The history of Hungarian fishing stretches back to the origins of the Magyar people and their ancient homeland. Several archaeological finds and comparative linguistic and ethnological research prove that our most ancient fishing tools and methods originated in the Finno-Ugric homeland. The Magyar Conquest brought significant changes to fishing.

In Hungary fish dealing, closely related to fishing, had been undertaken by fishmongers. In the 15th and 16th centuries some fishmongers could only sell bream varieties, while others dealt in other fresh fish. Sturgeons and stureton varieties could only be sold by the guild of butchers with royal patent.

The first independent interest groups of professional fishers, the fishing guilds, were organised in the early 16th century. Their aim was to secure the protection of fishing waters and the monopoly of fish retail for themselves. The regulations of the guilds determined professional conduct, the level of skill as well as fishing methods, leases and the business of fish selling and trade.

A separate unit presents the history of fishing in Hungarian rivers and lakes. Visitors learn that most villages along the Danube were inhabited by fishers. For several centuries the most valuable fish here was the sturgeon. The other important fishing region is the River Tisza. In the past its rich fish fauna provided a bountiful catch. Among natural lakes the fishing at the two most important, Balaton and Lake Velence, are also displayed.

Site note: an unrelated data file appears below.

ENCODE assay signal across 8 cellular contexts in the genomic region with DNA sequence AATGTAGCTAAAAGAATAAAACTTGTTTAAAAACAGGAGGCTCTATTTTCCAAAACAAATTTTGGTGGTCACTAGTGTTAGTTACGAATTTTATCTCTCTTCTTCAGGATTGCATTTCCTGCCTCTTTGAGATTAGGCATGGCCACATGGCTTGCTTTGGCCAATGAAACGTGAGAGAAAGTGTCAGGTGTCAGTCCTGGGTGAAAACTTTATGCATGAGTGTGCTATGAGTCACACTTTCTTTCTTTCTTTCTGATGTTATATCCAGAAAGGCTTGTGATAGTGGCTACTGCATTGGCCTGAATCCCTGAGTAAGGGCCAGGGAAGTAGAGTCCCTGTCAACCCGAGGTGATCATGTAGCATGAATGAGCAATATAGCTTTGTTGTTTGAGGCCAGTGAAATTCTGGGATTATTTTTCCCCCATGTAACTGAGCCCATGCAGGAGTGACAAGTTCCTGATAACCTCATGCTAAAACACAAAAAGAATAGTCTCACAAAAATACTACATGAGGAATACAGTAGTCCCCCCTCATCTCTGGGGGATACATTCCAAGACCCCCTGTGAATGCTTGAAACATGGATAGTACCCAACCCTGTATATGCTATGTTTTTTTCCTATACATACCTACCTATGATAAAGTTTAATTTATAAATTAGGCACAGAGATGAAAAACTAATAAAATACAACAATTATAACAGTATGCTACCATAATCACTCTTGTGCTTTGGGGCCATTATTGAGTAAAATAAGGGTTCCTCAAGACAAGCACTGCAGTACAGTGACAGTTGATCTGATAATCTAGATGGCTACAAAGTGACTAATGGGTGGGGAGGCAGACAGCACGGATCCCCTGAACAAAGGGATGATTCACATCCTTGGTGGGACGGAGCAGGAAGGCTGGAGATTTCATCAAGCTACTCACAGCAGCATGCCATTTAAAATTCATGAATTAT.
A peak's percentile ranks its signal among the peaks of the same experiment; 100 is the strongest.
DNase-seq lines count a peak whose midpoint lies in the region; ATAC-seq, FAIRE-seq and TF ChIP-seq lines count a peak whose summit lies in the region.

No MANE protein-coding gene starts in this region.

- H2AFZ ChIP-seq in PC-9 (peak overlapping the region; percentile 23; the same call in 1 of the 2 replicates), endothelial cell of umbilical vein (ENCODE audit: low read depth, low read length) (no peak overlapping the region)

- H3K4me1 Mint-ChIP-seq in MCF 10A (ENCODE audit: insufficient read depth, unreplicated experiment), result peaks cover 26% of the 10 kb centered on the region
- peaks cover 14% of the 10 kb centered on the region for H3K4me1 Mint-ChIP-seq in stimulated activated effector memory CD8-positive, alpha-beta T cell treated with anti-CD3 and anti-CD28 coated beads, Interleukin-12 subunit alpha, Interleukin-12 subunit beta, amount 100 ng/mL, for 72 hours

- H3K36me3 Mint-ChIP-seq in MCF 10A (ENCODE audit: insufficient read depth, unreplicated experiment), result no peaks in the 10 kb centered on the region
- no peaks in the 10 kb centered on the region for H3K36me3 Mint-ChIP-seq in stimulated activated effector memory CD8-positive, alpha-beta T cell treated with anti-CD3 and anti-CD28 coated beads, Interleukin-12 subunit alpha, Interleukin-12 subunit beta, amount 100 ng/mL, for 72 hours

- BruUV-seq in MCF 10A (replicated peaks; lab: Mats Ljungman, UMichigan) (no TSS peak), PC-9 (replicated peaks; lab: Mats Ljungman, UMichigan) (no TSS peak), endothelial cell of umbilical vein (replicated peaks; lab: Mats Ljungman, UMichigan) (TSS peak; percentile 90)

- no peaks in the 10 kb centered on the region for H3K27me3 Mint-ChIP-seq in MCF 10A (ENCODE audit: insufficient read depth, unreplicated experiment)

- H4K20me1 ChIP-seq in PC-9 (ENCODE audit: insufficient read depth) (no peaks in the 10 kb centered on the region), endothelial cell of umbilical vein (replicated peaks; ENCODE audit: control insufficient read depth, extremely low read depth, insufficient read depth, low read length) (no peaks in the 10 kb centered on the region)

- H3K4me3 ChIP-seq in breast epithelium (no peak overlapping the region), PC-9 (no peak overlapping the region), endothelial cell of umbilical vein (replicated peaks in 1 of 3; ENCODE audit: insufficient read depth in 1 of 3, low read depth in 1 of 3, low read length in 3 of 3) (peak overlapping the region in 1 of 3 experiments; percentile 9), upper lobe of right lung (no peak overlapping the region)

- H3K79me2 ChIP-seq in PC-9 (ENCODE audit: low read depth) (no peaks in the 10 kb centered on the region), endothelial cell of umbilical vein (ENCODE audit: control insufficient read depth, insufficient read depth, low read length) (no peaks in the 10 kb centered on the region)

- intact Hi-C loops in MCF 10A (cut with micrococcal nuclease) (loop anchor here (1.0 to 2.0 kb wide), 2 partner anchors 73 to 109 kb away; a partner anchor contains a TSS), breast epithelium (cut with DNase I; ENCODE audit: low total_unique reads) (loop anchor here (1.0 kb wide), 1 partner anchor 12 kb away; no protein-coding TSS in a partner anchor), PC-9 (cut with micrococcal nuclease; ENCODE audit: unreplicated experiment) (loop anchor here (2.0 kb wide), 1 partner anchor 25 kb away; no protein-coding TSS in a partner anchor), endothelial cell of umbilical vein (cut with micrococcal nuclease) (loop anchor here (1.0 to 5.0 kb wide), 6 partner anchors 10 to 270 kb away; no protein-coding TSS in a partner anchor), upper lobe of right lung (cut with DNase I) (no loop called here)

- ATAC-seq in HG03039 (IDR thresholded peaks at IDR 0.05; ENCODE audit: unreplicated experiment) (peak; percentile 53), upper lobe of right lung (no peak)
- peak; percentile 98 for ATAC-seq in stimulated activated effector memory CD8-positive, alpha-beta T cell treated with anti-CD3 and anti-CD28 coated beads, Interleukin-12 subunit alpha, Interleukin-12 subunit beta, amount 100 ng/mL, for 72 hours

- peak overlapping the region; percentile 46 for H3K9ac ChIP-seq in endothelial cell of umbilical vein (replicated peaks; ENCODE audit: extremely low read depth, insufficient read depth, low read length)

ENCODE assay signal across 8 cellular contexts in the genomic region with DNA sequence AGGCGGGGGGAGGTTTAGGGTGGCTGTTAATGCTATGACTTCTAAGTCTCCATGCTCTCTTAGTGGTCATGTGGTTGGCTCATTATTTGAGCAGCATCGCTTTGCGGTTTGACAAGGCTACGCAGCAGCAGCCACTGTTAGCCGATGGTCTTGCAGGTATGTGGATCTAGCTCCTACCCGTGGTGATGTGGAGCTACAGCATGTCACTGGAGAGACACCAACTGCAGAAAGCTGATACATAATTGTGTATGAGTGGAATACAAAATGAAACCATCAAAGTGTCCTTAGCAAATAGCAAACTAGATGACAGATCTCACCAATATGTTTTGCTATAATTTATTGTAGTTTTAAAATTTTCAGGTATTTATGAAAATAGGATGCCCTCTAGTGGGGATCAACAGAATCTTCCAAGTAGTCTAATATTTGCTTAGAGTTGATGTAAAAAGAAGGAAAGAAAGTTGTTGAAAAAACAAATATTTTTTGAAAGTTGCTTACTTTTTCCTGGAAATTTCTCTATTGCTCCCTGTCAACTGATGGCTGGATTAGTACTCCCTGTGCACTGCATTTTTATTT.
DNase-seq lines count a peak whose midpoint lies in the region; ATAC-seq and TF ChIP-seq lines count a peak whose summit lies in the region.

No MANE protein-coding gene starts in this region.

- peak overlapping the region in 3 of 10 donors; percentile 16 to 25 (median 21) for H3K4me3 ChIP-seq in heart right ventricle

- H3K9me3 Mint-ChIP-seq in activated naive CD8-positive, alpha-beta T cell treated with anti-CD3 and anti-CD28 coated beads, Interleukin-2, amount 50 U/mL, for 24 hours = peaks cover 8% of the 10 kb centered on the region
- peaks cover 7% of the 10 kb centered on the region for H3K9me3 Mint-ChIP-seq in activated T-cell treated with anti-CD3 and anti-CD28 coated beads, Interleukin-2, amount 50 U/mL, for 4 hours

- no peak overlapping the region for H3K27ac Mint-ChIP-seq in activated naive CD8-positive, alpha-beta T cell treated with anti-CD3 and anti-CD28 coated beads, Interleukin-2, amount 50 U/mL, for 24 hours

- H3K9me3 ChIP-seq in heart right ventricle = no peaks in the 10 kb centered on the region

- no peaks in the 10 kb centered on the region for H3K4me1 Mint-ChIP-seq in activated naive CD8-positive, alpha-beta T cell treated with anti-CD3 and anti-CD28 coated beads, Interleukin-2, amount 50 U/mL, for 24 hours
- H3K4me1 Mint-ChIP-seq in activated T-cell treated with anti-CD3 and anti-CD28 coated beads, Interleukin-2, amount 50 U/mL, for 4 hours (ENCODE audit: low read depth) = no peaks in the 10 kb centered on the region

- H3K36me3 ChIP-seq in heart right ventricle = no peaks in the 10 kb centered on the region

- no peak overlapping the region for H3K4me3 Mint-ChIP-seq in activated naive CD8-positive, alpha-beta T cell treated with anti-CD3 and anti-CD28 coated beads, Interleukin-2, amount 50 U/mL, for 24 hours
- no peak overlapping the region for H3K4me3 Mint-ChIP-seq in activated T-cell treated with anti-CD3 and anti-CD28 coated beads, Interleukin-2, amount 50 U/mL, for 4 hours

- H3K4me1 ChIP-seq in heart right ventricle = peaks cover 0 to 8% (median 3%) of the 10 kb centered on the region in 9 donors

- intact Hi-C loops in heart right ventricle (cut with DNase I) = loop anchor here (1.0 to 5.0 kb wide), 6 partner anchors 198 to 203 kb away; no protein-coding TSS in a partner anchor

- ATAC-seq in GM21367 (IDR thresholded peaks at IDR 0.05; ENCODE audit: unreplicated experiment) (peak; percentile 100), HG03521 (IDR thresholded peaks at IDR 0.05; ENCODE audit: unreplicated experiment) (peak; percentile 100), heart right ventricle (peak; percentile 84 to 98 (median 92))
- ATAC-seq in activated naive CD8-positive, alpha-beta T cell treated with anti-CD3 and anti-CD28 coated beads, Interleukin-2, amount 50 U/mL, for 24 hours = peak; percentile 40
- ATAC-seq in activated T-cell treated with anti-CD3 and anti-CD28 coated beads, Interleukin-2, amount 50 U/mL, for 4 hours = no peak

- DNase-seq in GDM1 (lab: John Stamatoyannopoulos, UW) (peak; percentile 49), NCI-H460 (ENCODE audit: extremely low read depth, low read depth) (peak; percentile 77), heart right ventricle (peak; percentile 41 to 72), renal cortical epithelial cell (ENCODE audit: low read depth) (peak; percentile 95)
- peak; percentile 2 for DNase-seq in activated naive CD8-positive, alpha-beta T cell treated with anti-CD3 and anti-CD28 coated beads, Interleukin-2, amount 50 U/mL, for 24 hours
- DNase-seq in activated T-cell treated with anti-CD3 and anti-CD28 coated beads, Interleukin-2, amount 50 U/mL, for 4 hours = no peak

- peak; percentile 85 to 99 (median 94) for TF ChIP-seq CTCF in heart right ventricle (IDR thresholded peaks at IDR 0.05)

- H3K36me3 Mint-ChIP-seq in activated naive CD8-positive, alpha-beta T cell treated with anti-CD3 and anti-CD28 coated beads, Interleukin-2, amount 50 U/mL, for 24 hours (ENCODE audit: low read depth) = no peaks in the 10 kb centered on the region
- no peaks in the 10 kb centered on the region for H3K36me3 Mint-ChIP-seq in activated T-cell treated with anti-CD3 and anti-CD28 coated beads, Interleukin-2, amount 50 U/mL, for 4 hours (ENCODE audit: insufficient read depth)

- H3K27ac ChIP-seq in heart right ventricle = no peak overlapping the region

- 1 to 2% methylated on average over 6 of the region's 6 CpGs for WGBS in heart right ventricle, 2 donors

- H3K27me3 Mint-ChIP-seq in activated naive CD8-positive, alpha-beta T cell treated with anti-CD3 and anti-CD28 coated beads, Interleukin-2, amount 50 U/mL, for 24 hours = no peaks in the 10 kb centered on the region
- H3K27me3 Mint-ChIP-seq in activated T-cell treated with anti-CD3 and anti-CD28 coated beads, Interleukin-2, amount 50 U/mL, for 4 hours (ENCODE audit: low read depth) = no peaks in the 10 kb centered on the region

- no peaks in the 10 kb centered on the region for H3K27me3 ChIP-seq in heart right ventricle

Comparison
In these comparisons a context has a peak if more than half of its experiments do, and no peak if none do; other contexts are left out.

The definitive role of natural freshwaters, the importance of fishing and its connection to conservation and their mutual interests are demonstrated in a separate showcase. The almost 80 indigenous fish species of the Carpathian Basin are presented in a diorama imitating their natural environment, with the indigenous, introduced and protected species highlighted differently.

The contraction of natural spawning places and the decrease in the number of naturally spawning fries made it necessary to establish artificial hatchery bases. The exhibition also presents the activities of the Dinnyés Hatching Farm and the Mildwater Hatchery at Százhalombatta (TEHÁG).

The showcase dedicated to science and research demonstrates the activities of the Fish Breeding Research Institute (HAKI), a descendant of the Royal Institute of Fish Biology and Water Purification, the first fishing institution in Hungary.

The exhibition concludes with the presentation of competitive fishing (the role of MOHOSZ, catch results, membership etc.).